The longer term structural effects of Mr Trump’s trade war are already evident as producers retreat from efficient international specialisation. A fracture of confidence in the trade rules multiplies the cost of lost income potential significantly. Higher tariffs reduce incomes (perhaps more than is commonly understood) but uncertainty about the trade regime in a trade war between the two largest economies and traders in the world increases the risk premium on doing international business by ten times or more, some estimates suggest. That’s the difference between a minor perturbation in income growth and a major global recession. As Jayant Menon argues, the importance of effective tariff rates compared with nominal tariff rates, and a perception that the dispute between the United States and China will not end with the trade war, also explains how a relatively small tariff has fractured Asia’s supply chain, possibly permanently.

In our lead essay this week, Yao Yang points out that the onset of the trade war shook Chinese market confidence badly although the market has been calmer in 2019. Yet, he argues, ‘there is a wrongly-placed tendency in China’s policy circles to overstate the direct impact of the trade dispute on China’s economy and its future growth. [While the] trade war has serious implications for the multilateral trading system and China’s role in it, …the dispute is about trade and behind-the-border regulations that can be negotiated and negotiating to take out some of the impediments will be good for China’s economic ascendance’.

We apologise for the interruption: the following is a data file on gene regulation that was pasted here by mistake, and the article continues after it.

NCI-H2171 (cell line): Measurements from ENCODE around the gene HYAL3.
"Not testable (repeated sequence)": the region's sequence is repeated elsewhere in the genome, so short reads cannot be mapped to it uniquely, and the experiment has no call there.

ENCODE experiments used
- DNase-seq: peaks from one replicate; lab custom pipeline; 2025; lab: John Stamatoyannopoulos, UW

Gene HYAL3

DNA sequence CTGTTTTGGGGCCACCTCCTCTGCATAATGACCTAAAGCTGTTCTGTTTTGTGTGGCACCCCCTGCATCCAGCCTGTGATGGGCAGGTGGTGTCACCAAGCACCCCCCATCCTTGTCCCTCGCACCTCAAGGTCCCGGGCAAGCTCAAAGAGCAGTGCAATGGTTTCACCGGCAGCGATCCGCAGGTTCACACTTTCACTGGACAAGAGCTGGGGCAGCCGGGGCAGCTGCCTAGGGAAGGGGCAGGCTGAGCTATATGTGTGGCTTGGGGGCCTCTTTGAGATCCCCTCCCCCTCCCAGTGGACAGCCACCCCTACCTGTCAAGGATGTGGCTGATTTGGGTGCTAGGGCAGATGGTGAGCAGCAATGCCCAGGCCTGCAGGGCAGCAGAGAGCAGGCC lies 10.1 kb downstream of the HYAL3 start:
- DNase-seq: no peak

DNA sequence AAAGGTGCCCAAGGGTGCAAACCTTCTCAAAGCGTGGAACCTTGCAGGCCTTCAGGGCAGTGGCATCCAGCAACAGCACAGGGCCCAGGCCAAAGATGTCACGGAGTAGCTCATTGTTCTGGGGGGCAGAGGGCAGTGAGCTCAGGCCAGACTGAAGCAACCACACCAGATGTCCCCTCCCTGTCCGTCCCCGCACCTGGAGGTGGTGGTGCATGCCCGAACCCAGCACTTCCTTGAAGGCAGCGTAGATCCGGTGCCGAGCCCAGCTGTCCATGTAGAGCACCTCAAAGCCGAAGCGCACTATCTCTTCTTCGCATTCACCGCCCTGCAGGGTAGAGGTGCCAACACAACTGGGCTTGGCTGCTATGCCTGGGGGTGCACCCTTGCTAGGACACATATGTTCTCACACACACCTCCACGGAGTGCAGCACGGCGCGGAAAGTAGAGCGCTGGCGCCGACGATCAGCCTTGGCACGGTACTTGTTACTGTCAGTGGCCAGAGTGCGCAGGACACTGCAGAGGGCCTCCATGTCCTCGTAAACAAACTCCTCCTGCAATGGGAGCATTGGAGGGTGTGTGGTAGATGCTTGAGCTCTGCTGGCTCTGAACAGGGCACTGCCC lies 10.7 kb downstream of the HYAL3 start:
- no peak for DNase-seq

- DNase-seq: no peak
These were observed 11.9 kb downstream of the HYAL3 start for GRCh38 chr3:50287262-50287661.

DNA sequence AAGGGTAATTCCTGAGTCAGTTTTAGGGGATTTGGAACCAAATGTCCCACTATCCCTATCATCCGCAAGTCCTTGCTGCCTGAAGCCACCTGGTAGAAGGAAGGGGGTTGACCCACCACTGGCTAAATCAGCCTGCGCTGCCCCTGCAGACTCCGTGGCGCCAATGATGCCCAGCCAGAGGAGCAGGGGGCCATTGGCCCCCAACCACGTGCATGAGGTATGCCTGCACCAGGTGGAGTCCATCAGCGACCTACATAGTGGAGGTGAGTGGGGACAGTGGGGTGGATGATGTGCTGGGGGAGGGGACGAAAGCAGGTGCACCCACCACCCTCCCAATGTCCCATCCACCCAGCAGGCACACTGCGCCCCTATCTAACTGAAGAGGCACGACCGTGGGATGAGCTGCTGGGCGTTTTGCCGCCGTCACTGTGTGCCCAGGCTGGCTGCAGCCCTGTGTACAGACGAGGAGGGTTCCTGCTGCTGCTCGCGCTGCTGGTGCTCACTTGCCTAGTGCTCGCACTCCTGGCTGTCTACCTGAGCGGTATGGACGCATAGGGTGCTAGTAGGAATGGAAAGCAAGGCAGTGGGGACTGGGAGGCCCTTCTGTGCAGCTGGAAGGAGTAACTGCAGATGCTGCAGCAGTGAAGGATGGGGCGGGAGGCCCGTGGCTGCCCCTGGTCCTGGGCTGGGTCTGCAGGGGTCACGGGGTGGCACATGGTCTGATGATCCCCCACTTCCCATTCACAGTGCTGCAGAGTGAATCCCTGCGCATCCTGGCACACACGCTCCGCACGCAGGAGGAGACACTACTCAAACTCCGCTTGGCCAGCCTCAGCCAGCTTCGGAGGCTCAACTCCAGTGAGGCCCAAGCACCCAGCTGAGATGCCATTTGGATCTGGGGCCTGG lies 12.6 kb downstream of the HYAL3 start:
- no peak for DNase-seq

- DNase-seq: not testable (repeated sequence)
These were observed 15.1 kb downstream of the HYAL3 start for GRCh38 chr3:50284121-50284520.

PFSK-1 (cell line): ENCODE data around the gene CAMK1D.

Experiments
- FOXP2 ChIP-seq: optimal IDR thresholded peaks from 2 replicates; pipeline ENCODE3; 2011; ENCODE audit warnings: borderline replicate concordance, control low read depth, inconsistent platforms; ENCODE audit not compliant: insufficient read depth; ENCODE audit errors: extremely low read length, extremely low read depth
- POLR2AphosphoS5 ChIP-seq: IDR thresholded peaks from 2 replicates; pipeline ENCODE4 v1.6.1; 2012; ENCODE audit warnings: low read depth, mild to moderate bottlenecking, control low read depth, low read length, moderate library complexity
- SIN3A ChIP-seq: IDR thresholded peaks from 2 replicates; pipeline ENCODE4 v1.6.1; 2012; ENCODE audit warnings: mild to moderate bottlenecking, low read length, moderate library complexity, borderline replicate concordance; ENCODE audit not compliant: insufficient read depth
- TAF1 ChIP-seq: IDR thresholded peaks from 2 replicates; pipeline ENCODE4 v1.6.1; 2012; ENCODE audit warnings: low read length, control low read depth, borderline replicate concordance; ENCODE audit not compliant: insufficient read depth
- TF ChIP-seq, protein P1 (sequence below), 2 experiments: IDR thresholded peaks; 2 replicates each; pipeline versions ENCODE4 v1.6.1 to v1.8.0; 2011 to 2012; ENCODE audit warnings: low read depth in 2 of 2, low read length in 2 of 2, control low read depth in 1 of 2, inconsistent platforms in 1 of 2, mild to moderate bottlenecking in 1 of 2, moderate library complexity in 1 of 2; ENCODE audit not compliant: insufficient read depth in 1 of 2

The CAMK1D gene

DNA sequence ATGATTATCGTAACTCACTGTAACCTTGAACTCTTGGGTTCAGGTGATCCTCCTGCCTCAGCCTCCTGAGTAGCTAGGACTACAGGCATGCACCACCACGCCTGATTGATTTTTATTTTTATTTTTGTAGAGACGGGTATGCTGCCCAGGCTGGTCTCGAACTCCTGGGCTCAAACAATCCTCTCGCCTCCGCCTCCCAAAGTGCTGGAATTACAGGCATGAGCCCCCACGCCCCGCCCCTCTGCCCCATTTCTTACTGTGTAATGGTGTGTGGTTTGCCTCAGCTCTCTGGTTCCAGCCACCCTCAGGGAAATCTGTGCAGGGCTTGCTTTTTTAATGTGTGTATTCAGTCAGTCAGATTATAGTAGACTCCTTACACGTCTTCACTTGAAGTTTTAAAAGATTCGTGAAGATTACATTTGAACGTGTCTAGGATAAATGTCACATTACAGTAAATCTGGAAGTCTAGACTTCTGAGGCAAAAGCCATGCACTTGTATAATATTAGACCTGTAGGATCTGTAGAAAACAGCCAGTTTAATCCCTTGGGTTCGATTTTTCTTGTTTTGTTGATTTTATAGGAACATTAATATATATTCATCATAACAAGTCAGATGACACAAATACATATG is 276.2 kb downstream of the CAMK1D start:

But is that likely to happen any time soon? Sadly, Yao concludes, it isn’t.

‘It’s highly likely now that the trade dispute will drag on for a long time’, says Yao. ‘President Trump probably needs an agreement more than the Chinese side. An agreement will allow him to claim victory and boost his political capital in the upcoming presidential campaign. On the other hand, Trump will probably have to take tougher measures, including imposing even higher tariffs, if an agreement is not reached. This will inevitably lift consumer prices higher and runs the risk of alienating ordinary voters’. Yao is prescient. Angry at Beijing’s defiance, Mr Trump last Friday promised to raise tariffs further on all Chinese goods and told American companies to leave China.

The fundamental issues behind the US–China trade tensions are not going to be solved any time soon and their bilateral, or even unilateral, resolution would also damage the rest of the world. Mr Trump may bargain the US and global economies against his personal political future. But it is the health of the global economy that’s now at stake, and multilateralism needs to provide the answers.

Other countries are not used to the burden of leadership responsibilities for the trading system that they long presumed the United States would willingly carry. They also have little experience in mobilising coalitions of significant partners to provide collective leadership in place of hegemonic leadership of that system. But policymakers in countries around the world now need collectively to safeguard and invigorate the multilateral trade regime to protect their immediate economic interests, and the long-term future of the global economy, in the face of powerful recessionary forces.

Leaders in Australia, Indonesia or Japan are not helpless in the new circumstances they now must face, whatever they are wont to claim. The battle to defend the multilateral trading system is only just beginning and Europe, Canada and Asia need to step up for multilateralism. They need to carry forward now the conviction that a multilateral economic order can prevail, even without the United States.

The EAF Editorial Board is located in the Crawford School of Public Policy, College of Asia and the Pacific, The Australian National University.